|ALL about ASH
Your cigar ashes are a telltale sign about some of the characteristics of your cigar. A cigar that is well rolled (packed) can burn slowly and create a stiff ash up to two to three inches in length without bending or breaking. It merely looks like the cigar itself, except its grey.
Should your ash break up quickly, or burn in a less than tightly contained manner, or expend, it is probably not packed well and its' smoking characteristics are probably below par. If the ash color begins to vary into the darker tones the leaf mix was not up to standard either.
The quality of the smoke is not affected by the length of the ash. Hot or bitter smoking taste, or any other kinds of less them smooth variations that occur WHILE smoking the cigar, are other indications of poorer quality, either in the leaf mix or the rolling.
A great quality cigar can usually be smoked down to the nub (way past the Band). Sometimes, as you smoke a great or good one down, the taste will change from "lovely smooth", to beginning to be "bitter" or have a distinct "after taste". Most experts suggest tossing it, but I practice more patience. I simply put it down and let it burn itself gently in the "proper ashtray". A good cigar can maintain its slow burning qualities from 3 to 5 minutes without being puffed. Quite often it will burn itself past a "tar" spot easily and a resumption of your smoking it (without it going out) will confirm its' return to its original wonderful flavor. Give it a chance to re-prove itself. I find the last two inches really satisfying and "Hard to put down"! It's almost like a love affair, when it's that good!
What is the proper way to tap the ash from a cigar?
Ashing involves more of a turning than a tapping. There's no need to repeatedly tap or flick a cigar's ash like that of a cigarette. Handmade cigars are crafted from long-filler tobacco, which holds a far longer and sturdier ash than a cigarette, whose ash flakes and end up in your lap if left to any length. Fiddling with the ash with too much force can break off the ember, or "cherry," of the cigar, which will leave you having to relight.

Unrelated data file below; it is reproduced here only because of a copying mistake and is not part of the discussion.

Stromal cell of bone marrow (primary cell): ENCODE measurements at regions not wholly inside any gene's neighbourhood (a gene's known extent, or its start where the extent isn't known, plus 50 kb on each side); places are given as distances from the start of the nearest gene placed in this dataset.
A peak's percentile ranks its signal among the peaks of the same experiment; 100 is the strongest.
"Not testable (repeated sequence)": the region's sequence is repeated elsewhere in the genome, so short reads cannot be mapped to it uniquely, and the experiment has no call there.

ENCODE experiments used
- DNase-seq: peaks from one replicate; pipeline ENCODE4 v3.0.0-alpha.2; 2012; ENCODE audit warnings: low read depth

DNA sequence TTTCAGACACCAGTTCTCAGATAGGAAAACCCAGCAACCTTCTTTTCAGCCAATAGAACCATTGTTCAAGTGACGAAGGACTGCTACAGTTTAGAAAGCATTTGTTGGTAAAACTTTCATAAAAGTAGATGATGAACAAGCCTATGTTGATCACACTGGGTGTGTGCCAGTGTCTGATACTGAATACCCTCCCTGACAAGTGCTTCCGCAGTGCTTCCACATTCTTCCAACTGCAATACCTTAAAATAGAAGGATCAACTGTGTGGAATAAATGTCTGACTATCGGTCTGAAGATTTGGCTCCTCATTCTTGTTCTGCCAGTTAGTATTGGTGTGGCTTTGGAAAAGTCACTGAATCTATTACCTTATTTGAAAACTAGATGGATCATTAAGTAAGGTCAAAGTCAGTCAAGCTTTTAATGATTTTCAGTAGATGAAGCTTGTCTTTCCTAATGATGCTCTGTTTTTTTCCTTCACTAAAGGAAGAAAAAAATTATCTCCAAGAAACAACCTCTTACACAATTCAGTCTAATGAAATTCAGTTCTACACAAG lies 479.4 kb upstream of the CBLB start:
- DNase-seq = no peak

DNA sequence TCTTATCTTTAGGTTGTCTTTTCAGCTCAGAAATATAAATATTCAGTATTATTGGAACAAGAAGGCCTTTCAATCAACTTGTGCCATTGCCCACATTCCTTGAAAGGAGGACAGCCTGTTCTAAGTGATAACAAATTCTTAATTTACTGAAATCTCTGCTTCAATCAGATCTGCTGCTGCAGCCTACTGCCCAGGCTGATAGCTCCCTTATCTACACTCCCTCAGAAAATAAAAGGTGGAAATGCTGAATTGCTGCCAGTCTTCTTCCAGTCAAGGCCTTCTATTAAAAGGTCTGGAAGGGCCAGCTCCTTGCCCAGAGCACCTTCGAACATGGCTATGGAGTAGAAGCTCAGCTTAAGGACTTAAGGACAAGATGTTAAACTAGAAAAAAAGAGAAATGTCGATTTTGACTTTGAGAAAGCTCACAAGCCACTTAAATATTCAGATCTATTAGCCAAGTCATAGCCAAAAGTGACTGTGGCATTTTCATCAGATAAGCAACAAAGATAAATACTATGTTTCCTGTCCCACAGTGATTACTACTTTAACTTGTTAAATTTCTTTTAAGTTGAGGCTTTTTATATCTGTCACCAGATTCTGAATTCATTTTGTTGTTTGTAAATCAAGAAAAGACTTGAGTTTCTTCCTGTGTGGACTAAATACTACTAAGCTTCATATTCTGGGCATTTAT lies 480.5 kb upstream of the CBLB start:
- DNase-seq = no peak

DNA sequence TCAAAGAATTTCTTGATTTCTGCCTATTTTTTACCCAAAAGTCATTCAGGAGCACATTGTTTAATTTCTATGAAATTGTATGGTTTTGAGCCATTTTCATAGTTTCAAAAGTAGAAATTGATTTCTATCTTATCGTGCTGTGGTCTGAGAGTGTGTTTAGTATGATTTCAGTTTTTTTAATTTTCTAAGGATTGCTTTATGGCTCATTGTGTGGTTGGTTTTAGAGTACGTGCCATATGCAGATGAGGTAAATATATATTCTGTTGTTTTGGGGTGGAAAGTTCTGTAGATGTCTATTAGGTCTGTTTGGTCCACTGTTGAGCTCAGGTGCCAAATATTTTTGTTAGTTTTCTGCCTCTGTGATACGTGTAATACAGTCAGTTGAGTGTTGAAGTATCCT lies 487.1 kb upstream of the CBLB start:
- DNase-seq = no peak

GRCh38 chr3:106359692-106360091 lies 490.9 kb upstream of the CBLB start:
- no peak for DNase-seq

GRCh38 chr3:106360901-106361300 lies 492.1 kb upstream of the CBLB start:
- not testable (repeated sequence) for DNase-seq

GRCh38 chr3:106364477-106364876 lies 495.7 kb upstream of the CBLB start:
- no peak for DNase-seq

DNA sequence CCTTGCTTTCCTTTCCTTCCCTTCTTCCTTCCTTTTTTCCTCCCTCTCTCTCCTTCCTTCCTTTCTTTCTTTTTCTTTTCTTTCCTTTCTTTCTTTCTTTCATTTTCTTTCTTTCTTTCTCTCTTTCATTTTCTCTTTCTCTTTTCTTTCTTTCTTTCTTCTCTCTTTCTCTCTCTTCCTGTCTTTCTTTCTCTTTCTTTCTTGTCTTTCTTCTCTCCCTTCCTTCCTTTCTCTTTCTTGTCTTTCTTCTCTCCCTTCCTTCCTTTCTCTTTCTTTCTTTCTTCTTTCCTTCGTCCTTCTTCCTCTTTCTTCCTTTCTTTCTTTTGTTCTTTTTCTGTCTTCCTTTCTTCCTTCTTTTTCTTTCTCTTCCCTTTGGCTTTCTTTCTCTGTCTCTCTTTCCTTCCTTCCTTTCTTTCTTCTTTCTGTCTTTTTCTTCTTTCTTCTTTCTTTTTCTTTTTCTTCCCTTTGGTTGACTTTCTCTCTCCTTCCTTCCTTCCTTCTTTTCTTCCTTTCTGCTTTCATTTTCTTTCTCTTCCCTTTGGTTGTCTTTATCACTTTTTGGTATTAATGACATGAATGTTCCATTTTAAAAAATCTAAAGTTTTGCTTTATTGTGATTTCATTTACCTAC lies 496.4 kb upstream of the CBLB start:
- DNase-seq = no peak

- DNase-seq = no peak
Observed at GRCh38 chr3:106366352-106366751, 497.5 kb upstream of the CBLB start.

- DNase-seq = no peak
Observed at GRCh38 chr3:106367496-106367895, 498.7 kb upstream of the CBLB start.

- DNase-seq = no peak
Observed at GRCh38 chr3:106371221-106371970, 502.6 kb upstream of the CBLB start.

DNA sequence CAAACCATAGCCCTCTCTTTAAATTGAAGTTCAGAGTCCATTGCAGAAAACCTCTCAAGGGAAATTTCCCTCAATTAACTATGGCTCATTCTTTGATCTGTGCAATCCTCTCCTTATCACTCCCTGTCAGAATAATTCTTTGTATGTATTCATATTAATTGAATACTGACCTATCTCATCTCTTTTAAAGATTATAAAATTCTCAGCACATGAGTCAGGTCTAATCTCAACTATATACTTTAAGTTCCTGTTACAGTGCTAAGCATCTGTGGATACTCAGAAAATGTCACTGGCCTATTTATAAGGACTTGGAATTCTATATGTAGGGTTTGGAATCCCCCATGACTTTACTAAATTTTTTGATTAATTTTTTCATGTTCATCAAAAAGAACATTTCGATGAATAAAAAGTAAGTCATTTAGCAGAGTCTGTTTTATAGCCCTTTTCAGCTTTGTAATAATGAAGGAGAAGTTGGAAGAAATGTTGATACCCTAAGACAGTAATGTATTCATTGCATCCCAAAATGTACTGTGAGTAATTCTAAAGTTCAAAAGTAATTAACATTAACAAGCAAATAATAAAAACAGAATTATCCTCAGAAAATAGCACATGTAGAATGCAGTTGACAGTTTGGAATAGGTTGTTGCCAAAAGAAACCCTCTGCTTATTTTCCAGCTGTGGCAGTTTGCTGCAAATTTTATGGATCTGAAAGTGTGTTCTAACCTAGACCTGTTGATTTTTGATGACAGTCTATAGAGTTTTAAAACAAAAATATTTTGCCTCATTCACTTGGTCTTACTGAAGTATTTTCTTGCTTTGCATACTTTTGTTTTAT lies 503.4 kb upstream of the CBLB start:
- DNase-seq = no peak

Ashing - Step by Step
The best thing is to first have patience. Wait until the ash is about an inch long, or until you see a crack develop, before disposing of it in your ashtray. (If you wait a very long time, the ash will no doubt drop on your shirt or pants or on the floor. And while some say ash on the carpet is a preservative, on the whole, it is considered bad form).
When it is time to ash, rest the cigar against the side of the ashtray and gently press the end of the cigar against its bottom, turning or rotating the cigar at the same time. Take care not to press too hard. This will allow the ash to break off evenly, and you'll avoid any of the pitfalls mentioned above. If the ash is not breaking off, rest it on the side of the ashtray for a second, and then repeat the process.
ASHTRAYS Critical to the fulfillment of the pleasures of smoking are an assortment of the proper cigar ashtrays to match the size of your cigars AND your personal technique of how you physically handle your cigar while smoking, or how you hold it in your mouth (wet vs. dry, etc).
Antique ashtrays picked up in fleamarkets, are usually old enough to have been designed specifically for CIGAR smokers. I avoid the modern, lead crystal ones with the very long cigar rest. It gets very dirty quickly, and it is hard to handle the cigar (the, "I'm not looking", reach for it) as it smokes down.
For me the proper ashtray has a "Rest" (landing) for your cigar that has generous proportions, such as about 2 inches long and 7/8 to an inch wide, with at least a generous curve on its' sides so as to contain it EASILY, i.e., prevent it from rolling to the side.
The tray itself needs to be big enough to take, at least, the ashes from two big cigars, or else there is an annoying build up of a mountain of ash that constantly has to be played with (distracting to the purist), or else emptied frequently. Should a friend visit you need an ashtray with two holders for cigars and an even larger size to hold the ashes without ash-buildup.